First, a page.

Name: Adam de IRELAND , of Hale, Sir 1
ALIA: Adam /Austin/, of Ireland
Birth: BEF 1258 in Ireland 1
Death: 1324 in Hale, Prescot, Lancashire, England 1
Manor of Hale, Lancashire:
But at the beginning of Edward I's reign another claimant came forward, more important than any of the foregoing. This was Adam Austin or Adam de Ireland, son of Cecily de Wolfall's sister Edusa, who had been living in Ireland, where her son Adam was born and brought up. They were in ignorance of the state of the succession in Hale, but Adam on coming into Lancashire claimed his mother's share of the two-thirds not alienated by Cecily, and then sought a writ against Richard de Walton for the other third.
He first appears as a claimant in 1279, when, in conjunction with his aunt Cecily and her husband, he demanded land, meadow, wood, and the third part of a mill at Hale. For that he substituted a claim against John de Wolfall and Cecily his wife for the moiety of two parts of the manor of Hale as his portion of the inheritance of his uncle Henry de Hale, lately deceased. To this they agreed, and Adam accordingly had seisin. His next suit was against Robert de Holand, Richard son of William de Walton, and others, to recover the third part of the manor, except one messuage. Robert de Holand said he claimed nothing except as guardian of Richard de Walton, a minor. Richard denied Adam's right, and the latter repeated his story, with the addition that his aunt Cecily in her old age and infirmity had desired it to be known that he was her heir, and had allowed him temporary possession 'for one day and one night,' in token of the same.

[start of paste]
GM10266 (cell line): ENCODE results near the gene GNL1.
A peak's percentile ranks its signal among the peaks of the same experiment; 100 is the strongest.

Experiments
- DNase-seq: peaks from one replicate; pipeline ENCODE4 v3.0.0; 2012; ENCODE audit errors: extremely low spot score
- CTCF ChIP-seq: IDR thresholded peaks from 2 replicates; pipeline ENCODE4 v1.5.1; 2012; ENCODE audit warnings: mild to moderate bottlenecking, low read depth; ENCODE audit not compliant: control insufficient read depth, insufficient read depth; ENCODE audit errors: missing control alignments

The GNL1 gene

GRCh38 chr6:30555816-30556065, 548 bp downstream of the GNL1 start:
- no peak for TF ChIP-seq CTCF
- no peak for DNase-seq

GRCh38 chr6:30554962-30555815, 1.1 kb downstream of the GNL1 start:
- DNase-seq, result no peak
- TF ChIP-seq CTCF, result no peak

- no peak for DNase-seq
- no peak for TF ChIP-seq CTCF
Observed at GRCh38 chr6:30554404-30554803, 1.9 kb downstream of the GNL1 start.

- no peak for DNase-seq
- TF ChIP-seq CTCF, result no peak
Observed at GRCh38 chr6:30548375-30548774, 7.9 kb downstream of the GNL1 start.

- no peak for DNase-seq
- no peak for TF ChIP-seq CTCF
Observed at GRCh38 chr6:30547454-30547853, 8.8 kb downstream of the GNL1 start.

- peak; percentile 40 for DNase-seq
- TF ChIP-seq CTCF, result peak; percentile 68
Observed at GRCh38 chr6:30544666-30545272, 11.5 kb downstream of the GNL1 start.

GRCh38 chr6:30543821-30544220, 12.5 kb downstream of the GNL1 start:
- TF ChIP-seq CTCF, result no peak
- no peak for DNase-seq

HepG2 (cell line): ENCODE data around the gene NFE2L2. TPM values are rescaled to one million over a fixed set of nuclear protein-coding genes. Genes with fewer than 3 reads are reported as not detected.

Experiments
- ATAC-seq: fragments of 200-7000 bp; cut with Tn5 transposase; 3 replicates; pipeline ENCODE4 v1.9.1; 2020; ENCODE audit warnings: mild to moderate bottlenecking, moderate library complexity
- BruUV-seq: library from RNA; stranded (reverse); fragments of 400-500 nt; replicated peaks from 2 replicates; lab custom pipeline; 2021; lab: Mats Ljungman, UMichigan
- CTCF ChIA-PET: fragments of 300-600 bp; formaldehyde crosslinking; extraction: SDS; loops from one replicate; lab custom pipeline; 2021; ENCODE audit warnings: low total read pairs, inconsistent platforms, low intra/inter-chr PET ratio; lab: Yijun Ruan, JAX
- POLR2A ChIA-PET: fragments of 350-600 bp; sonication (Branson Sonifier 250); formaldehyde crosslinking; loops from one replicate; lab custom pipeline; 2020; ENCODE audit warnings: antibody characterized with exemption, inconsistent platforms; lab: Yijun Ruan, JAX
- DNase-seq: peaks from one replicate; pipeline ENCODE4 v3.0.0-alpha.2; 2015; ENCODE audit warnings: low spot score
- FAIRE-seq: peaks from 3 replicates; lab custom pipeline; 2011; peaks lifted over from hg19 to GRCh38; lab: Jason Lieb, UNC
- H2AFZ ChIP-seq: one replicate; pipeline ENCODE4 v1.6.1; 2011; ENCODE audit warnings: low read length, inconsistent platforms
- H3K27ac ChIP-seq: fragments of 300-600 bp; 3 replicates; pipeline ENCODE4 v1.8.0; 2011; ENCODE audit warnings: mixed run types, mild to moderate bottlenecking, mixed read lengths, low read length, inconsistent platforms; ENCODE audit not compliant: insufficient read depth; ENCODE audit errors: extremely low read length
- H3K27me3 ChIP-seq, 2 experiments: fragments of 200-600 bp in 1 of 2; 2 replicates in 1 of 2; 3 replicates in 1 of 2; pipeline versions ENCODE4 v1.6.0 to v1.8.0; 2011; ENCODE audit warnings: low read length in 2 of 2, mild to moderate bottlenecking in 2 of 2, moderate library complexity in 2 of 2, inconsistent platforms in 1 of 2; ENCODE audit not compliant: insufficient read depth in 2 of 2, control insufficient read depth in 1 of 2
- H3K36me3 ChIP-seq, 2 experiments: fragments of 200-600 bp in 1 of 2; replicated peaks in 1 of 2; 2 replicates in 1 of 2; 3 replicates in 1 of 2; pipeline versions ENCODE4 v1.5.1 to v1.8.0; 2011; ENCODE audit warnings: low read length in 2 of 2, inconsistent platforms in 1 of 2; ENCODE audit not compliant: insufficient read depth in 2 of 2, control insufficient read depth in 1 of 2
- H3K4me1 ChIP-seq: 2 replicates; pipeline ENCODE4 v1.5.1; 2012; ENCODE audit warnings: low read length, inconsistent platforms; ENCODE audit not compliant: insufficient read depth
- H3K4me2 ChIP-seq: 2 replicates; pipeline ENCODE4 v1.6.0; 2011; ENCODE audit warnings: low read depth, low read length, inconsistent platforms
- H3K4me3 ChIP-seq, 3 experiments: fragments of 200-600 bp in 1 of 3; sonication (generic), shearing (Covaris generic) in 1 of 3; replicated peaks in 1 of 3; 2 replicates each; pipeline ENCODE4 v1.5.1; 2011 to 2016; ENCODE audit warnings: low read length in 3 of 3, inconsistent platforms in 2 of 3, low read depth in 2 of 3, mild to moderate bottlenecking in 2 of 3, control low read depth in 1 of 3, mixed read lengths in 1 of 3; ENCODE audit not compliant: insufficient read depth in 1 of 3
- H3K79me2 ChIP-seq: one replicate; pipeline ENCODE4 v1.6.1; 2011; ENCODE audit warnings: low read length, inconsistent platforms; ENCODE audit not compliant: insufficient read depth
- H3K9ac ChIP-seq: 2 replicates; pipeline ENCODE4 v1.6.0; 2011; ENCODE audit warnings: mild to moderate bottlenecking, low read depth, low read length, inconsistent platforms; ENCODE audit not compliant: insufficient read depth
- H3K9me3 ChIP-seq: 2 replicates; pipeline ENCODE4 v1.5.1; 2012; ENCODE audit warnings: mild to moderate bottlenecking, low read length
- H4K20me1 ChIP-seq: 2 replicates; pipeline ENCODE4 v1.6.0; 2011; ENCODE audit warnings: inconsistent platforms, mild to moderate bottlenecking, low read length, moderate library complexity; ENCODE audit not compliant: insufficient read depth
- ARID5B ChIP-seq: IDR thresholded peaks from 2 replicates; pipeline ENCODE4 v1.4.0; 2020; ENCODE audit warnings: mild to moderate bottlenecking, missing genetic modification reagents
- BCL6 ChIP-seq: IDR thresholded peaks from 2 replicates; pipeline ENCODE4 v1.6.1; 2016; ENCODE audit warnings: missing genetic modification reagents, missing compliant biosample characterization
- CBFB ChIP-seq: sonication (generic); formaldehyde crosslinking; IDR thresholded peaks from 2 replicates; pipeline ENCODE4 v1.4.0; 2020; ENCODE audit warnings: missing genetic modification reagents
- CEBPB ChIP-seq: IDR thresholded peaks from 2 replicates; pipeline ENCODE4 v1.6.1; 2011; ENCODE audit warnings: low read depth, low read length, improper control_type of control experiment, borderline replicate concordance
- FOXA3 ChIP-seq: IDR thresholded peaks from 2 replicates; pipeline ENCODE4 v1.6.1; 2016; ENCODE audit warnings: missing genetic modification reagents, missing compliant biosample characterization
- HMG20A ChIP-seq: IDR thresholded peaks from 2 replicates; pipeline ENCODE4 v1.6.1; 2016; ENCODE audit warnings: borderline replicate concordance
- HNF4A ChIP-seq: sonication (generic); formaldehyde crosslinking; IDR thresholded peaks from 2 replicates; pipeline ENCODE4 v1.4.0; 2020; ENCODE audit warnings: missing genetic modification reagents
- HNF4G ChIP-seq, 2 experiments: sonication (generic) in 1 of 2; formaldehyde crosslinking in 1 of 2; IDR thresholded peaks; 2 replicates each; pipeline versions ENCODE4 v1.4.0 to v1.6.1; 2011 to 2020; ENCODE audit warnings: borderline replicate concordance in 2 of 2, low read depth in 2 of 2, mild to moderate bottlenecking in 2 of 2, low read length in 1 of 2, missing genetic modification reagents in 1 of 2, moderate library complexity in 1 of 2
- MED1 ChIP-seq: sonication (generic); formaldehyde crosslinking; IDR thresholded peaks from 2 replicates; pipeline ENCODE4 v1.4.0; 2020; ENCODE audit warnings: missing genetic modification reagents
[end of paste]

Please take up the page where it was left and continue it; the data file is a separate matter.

The claim was unsuccessful, and the Waltons retained this part of the manor. In 1292 Richard de Walton was summoned to show his right to a third part of the manor of Hale, part of the ancient demesne of the crown, but stated that he held in fact only about a sixth of it. On adducing the grant to Richard de Meath, he was met by the statement that the hey of Hale with its hunting and other rights had been reserved by King John; he could only reply that Richard de Meath had occupied the hey as well as the rest of the manor. In 1293 his portion of the manor was taken into the king's hands by default, but four years later was restored to his son William de Walton. The disputes between the various lords of the manor continued, but in 1321 William de Walton sold his rights to Adam de Ireland and Robert his son....
The appearance of the Ireland family has already been narrated. Adam Austin, having established his claim to a portion of the lordship, in 1285 married Avina, daughter of Robert de Holand, his superior lord. The grant to Avina on her marriage may be regarded as a settlement of the disputes between her father and her husband.
The Norris interest in Hale began with Alan, father of the Alan and John le Norreys who settled at Speke. In an undated charter, Alan le Norreys granted to Simon his son the Ditton half of the mill of Hale-that upon the pool between Hale and Ditton — which he had received from Henry de Walton, formerly the king's servant, with fishing and other rights.
This will explain the position in 1292, when the tenants of Hale were summoned to prove their title to their holdings. Robert de Holand had 160 acres and his brother Richard 60; Adam de Ireland and Avina (53) his wife had 200 acres; Alan le Norreys had but 20.
From this time the Irelands' position was secure. Adam Austin de Ireland, in spite of his many lawsuits, lived until 1324, and his wife Avina also. In 1292 he was non-suited in divers claims against Robert de Holand, Robert Erneys of Speke, and his wife Joan, and Roger de Culcheth. In 1323 he was returned by the sheriff as one of those holding lands of the annual value of £15 and more; and about the same time a claim was made against him and his wife Avina and their sons Robert and Adam, by Randle, son of Henry Malinson, respecting his free tenement in Hale, but it was unsuccessful. Another claim was at the same time made against Adam and Avina, and Adam, their son, by Robert Grelley. A charter exists of Adam de Ireland, lord of Hale, to Richard, son of Henry Malinson, another defendant in the former suit, granting him a messuage and lands upon the waste of Hale, near the Old Barn yard, and a fishery in the Mersey called 'the Heegh Yord,' for a rent of 5d.